Haslem, 43, joined the Heat as an undrafted free agent in 2003 and spent the next 20 years with the franchise, appearing in 879 regular season games and another 149 postseason contests. He won titles with the club in 2006, 2012, and 2013, averaging 7.5 points and 6.6 rebounds in 24.7 minutes per game over the course of his career.

Although he hasn’t played regular rotation minutes since the 2014/15 season, Haslem had remained a valued member of Miami’s roster since then, signing a series of one-year contracts to remain with the club.

Haslem has been the NBA’s oldest player since Vince Carter retired in 2020, and joins Carter as just one of 10 players in league history to play at least 20 seasons. Unlike most members of that group, Haslem spent all 20 of his seasons with a single team, becoming just the third player in NBA history to play for the same franchise for at least two decades — Dirk Nowitzki (Mavericks) and Kobe Bryant (Lakers) are the two others.

Even though Haslem has retired, he has still been around the team this summer, serving as a mentor to its younger players. However, during his final few years as a player, he repeatedly told reporters that he had no desire to become a coach and would prefer to explore the possibility of buying into the Heat as a minority owner.

“I look to take a path of ownership, but to be a working owner, not a guy who crosses his legs and sits on the sideline,” Haslem said in February. “I want to be a guy that connects the dots between the locker room and front office, connects the dots between the front office and the owners.”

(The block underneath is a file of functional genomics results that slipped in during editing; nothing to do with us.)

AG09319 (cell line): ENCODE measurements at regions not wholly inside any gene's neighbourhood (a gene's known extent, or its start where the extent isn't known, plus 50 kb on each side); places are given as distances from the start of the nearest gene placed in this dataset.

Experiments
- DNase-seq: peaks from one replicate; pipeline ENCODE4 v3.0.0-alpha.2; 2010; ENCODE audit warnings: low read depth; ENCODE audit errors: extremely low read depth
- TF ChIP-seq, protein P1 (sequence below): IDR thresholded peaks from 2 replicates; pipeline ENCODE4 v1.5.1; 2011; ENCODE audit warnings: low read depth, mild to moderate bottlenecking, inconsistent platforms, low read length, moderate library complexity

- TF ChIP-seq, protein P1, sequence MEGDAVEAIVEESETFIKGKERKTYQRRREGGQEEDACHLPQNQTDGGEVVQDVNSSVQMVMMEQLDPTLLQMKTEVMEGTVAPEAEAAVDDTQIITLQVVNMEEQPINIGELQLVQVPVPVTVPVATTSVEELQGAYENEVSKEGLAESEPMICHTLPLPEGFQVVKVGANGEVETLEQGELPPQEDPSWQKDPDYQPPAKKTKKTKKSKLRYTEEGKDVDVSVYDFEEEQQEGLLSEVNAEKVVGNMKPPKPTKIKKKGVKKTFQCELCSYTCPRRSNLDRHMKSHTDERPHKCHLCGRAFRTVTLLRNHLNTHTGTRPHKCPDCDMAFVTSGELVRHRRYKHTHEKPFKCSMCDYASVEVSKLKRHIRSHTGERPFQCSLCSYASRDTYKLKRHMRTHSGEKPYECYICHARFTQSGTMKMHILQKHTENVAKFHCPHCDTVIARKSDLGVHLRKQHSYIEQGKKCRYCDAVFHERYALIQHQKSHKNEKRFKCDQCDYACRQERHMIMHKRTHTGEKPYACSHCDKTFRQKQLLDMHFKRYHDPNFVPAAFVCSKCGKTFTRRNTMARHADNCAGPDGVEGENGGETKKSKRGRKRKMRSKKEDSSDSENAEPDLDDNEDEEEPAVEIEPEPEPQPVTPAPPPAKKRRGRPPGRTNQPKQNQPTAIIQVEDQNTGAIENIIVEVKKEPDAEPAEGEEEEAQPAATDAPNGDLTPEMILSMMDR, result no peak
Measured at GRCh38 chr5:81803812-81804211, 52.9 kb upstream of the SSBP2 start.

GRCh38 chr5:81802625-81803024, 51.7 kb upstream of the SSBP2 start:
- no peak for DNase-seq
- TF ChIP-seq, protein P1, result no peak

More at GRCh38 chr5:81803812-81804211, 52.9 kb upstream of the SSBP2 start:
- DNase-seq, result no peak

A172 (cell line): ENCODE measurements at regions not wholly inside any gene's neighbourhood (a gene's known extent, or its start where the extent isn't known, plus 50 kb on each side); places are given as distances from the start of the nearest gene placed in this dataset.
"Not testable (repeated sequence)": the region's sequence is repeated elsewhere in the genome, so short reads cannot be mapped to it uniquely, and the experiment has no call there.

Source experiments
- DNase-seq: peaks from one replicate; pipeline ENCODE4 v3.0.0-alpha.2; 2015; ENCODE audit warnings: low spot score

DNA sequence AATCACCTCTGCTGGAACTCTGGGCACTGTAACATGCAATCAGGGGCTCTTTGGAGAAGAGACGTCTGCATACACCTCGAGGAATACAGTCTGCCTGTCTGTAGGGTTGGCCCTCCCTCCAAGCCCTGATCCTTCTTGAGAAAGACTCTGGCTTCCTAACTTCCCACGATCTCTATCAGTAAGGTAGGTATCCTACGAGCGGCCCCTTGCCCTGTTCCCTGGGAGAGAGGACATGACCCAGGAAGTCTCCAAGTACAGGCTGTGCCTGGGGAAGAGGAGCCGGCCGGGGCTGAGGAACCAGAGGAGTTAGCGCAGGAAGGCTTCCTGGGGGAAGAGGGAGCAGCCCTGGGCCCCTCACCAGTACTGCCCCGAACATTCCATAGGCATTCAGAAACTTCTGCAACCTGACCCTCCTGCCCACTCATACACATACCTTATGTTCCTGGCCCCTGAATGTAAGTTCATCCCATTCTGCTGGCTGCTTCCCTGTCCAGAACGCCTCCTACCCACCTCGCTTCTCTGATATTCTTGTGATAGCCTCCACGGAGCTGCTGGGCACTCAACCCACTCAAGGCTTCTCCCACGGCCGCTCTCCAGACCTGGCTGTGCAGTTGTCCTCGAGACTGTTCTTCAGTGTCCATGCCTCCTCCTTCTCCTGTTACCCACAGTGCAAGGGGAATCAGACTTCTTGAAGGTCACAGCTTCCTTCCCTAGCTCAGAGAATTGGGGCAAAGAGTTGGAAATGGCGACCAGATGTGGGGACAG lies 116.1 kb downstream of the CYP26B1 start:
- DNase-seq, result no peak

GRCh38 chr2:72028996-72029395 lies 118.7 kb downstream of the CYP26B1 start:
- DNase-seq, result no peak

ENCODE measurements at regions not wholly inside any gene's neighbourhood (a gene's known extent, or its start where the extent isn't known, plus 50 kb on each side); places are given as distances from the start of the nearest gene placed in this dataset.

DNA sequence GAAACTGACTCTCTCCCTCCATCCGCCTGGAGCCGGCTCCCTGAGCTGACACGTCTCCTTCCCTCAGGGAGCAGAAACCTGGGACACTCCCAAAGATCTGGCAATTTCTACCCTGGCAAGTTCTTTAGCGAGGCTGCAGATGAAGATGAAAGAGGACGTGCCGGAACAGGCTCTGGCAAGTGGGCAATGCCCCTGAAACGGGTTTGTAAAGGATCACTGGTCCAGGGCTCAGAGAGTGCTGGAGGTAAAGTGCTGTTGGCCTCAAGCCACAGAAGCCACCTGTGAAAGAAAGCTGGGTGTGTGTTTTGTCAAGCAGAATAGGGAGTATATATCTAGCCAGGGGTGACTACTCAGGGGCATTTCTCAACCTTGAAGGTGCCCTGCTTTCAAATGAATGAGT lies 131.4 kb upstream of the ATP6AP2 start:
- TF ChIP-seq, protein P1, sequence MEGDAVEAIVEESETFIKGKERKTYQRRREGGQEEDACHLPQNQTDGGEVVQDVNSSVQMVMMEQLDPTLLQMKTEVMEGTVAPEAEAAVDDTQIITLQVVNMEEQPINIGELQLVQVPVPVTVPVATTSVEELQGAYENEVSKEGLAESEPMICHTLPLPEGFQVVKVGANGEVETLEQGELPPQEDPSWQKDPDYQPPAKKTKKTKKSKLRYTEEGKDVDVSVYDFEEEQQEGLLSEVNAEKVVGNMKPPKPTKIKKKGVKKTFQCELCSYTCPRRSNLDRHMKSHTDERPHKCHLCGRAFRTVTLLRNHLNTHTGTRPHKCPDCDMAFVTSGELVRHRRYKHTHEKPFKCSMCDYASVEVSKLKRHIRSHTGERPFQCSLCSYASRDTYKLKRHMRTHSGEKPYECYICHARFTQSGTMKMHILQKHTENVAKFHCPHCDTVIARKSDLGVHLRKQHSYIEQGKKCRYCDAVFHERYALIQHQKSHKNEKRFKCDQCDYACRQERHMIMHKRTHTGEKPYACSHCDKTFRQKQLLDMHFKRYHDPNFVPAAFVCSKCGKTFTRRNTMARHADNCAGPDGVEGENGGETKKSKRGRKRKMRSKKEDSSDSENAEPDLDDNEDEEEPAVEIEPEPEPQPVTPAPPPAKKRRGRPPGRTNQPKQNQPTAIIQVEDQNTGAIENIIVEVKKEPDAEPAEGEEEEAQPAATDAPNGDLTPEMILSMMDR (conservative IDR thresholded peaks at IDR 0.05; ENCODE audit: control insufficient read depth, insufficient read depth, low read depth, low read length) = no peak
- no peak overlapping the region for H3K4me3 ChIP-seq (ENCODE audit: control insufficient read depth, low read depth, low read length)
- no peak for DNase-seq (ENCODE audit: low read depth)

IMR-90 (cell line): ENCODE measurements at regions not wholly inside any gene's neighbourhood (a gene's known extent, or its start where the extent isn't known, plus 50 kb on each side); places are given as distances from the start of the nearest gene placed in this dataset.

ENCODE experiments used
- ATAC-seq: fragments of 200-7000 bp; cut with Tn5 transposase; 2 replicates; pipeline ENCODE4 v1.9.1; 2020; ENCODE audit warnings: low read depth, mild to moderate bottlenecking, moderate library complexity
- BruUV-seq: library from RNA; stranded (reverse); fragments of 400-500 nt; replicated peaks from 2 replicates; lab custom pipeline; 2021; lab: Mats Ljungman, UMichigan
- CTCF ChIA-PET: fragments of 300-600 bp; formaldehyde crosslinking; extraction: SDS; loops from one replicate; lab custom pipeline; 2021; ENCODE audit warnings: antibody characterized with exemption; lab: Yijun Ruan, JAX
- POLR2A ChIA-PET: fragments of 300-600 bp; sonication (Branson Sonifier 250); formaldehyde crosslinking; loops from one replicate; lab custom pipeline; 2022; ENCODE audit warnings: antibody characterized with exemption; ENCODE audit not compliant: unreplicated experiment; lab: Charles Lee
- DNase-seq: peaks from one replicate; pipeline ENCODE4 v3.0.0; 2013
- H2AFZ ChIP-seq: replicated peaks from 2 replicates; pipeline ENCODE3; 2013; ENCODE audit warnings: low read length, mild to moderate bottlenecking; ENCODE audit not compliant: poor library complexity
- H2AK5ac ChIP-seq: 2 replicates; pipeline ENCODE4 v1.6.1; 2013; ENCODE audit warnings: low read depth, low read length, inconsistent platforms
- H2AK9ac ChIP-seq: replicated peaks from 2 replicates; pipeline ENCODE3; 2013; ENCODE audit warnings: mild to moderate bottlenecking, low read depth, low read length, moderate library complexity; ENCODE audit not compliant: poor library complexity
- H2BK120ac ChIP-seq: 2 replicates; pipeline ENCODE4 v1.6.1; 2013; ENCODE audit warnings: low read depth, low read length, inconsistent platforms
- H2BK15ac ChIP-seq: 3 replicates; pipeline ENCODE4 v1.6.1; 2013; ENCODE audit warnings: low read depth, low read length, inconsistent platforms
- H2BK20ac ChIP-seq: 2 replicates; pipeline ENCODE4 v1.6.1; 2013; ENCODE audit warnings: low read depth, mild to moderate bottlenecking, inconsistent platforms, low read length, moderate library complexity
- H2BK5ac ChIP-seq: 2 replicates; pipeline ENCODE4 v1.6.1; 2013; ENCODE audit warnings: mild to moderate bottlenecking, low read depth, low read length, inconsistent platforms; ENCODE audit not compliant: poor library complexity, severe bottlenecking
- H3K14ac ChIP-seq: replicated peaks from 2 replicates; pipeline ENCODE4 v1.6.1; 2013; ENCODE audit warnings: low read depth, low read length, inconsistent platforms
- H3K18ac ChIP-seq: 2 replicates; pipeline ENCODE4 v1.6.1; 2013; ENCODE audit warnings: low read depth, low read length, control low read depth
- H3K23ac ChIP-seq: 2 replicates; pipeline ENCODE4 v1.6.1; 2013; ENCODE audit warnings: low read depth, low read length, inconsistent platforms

Heat Notes: Jaquez, Haslem, Jovic, Lillard

When Jaime Jaquez was drafted by the Heat last month, one of his first actions was to send a text message to Udonis Haslem, writes Anthony Chiang of The Miami Herald. Haslem has retired after 20 seasons in the NBA, but he still represents the epitome of Heat Culture and Jaquez thought it was important to show respect.

“I know he’s the OG of the Miami Heat,” Jaquez said. “I felt it was only right that I reach out to him first and just let him know that I’m excited to be here and ready to work.”

Haslem said during a recent radio interview that Jaquez is “definitely a culture guy,” and they continued to text each other throughout Summer League. Jaquez grew up in California as a Lakers fan, but he followed the Heat closely as well so he’s aware of Haslem’s importance to the franchise.

“I’m a basketball fan, I was a Heat fan,” Jaquez said. “I always loved the Lakers, but the Heat was always my No. 2 and I’ve just always known about him and his presence in the organization. Being a basketball fan, you know who he is.”

There’s more from Miami:

  • Even though Haslem is officially retired, he’s still serving as a mentor to many of the team’s young players, Chiang adds. “I continue to stay connected to Orlando (Robinson), who had an amazing Summer League,” Haslem said. “I continue to stay connected to (Jamal) Cain, who had a hell of a Summer League, Niko (Nikola Jovic), who played well in the beginning (of Summer League), all these guys. There’s a next generation and I just continue to build relationships and bank equity with those guys.”